Using the inventive principles this type of innovative food product could have been quickly developed. This method can also lead to further product differentiation. For example, Principle 1: Segmentation could be interpreted as: Why not introduce two, complimentary, segmented fruit puree flavours into the yoghurt product? (i.e. Principle 1. C. Increase the degree of fragmentation or segmentation), or possibly add a third type of product (e.g. a topping, or textured ‘crumble’). Alternatively we can look to other inventive principles such as Principle 7: Nestled Doll- instead of placing the puree and natural yoghurt why not place puree inside the yoghurt, in a circular container within the package.
Another example is Goldenvale’s ‘Cheesestring’ product, an innovative reshape of a traditional product to make it more attractive to children, exhibits inventive principle 4: ASYMMETRY, the changing of the shape of an object from symmetrical (i.e. basic cheese block) to asymmetrical (i.e. the cheesestring) (See Fig: 1.2).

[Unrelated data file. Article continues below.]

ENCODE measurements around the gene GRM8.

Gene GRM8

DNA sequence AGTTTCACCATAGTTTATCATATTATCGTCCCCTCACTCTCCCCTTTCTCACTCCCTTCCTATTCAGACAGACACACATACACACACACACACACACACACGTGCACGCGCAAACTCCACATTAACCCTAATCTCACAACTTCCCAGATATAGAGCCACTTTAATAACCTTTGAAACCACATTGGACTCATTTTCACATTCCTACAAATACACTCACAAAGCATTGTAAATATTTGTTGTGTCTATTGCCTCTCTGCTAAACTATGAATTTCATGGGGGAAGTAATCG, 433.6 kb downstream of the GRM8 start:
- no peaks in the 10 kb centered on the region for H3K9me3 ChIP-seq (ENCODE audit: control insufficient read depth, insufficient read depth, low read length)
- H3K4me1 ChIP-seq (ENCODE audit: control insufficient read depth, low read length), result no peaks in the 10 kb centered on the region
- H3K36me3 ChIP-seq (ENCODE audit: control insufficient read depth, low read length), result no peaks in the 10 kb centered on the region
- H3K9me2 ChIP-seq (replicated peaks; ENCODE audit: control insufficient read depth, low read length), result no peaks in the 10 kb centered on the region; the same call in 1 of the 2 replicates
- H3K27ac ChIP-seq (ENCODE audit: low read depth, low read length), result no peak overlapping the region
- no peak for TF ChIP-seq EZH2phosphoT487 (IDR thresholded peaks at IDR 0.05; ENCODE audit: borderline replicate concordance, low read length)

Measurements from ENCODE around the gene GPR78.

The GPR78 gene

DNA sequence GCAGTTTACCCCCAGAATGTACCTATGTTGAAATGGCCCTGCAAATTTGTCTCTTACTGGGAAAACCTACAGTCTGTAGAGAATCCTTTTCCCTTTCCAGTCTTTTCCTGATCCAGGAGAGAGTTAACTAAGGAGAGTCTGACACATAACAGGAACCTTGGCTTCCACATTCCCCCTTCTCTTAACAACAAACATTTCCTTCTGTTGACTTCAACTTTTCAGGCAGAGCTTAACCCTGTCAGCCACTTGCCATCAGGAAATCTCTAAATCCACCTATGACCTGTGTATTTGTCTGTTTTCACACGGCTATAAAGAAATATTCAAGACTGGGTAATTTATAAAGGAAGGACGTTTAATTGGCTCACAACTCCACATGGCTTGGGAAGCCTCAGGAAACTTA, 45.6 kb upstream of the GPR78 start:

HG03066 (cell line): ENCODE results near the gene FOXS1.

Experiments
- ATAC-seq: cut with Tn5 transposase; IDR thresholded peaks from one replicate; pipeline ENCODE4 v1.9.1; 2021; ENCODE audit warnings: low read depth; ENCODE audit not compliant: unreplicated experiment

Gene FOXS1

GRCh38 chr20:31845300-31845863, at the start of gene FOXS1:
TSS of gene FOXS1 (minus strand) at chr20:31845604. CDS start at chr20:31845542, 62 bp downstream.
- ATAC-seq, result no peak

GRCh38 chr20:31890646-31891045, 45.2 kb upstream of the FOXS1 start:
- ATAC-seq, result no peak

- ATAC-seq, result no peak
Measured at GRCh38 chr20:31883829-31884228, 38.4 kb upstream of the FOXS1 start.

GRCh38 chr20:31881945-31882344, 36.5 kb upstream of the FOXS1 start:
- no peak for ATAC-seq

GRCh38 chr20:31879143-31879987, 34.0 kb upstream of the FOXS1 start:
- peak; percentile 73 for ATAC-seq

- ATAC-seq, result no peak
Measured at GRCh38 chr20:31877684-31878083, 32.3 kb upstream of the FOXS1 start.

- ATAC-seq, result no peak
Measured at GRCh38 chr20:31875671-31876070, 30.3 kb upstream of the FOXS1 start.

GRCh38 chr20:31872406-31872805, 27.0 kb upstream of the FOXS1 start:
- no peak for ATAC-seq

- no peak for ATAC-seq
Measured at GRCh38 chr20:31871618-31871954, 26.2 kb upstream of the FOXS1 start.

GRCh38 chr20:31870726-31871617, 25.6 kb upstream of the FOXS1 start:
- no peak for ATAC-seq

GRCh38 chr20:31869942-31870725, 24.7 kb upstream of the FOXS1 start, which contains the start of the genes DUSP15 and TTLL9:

Figure 1.2: Cheese product innovation exhibiting inventive principle 1:
The ‘Push-Pop’ product, an innovative take on children’s lollipops, exhibits principle 7. NESTED DOLL, where the actual lollipop product is placed within a plastic container. The lollipop can then be pushed above the plastic container to be consumed (See Figure 1.3). Again the product is innovative without any major focus on sensory characteristics (the lollipop tastes similar to many other products).
Figure 1.3: Push Pop product exhibiting Principle 7: Nested Doll
Looking more to the processing of the food, another example of the Inventive Principles in action is the ‘crinkle-cut’ potato chip shown in Figure 1.4. The crinkle-cut crisp allows the consumer to insert more crisp into the mouth (assuming one is of a mind to eat them singly) with more surface area than a plain-cut chip. The solution uses Inventive Principle 17, ANOTHER DIMENSION (which, incidentally is one of the Principles suggested from the Matrix for the volume versus area contradiction the crinkle-cut crisp solves).